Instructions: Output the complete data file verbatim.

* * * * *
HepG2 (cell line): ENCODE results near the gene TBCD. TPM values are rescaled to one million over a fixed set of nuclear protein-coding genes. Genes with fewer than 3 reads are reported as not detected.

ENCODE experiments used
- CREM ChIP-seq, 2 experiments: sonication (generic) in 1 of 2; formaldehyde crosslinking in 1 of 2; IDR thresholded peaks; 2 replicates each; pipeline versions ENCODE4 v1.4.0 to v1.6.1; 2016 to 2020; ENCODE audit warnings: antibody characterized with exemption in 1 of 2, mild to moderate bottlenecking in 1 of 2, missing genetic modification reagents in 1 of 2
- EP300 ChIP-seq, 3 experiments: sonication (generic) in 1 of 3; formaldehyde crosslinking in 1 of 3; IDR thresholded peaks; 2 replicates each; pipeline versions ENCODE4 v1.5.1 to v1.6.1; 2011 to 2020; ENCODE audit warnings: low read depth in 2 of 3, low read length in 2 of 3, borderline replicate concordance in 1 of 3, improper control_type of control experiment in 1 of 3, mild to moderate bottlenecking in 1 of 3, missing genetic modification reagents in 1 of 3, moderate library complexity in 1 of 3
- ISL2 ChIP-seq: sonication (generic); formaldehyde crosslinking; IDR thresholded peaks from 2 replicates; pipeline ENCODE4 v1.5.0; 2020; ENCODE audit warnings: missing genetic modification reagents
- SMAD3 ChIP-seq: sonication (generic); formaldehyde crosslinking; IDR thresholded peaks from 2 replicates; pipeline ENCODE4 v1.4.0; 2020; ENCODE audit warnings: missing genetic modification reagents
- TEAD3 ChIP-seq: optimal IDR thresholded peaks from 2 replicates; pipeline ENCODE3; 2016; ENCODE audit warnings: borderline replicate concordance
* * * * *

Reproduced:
HepG2 (cell line): ENCODE results near the gene TBCD. TPM values are rescaled to one million over a fixed set of nuclear protein-coding genes. Genes with fewer than 3 reads are reported as not detected.

ENCODE experiments used
- CREM ChIP-seq, 2 experiments: sonication (generic) in 1 of 2; formaldehyde crosslinking in 1 of 2; IDR thresholded peaks; 2 replicates each; pipeline versions ENCODE4 v1.4.0 to v1.6.1; 2016 to 2020; ENCODE audit warnings: antibody characterized with exemption in 1 of 2, mild to moderate bottlenecking in 1 of 2, missing genetic modification reagents in 1 of 2
- EP300 ChIP-seq, 3 experiments: sonication (generic) in 1 of 3; formaldehyde crosslinking in 1 of 3; IDR thresholded peaks; 2 replicates each; pipeline versions ENCODE4 v1.5.1 to v1.6.1; 2011 to 2020; ENCODE audit warnings: low read depth in 2 of 3, low read length in 2 of 3, borderline replicate concordance in 1 of 3, improper control_type of control experiment in 1 of 3, mild to moderate bottlenecking in 1 of 3, missing genetic modification reagents in 1 of 3, moderate library complexity in 1 of 3
- ISL2 ChIP-seq: sonication (generic); formaldehyde crosslinking; IDR thresholded peaks from 2 replicates; pipeline ENCODE4 v1.5.0; 2020; ENCODE audit warnings: missing genetic modification reagents
- SMAD3 ChIP-seq: sonication (generic); formaldehyde crosslinking; IDR thresholded peaks from 2 replicates; pipeline ENCODE4 v1.4.0; 2020; ENCODE audit warnings: missing genetic modification reagents
- TEAD3 ChIP-seq: optimal IDR thresholded peaks from 2 replicates; pipeline ENCODE3; 2016; ENCODE audit warnings: borderline replicate concordance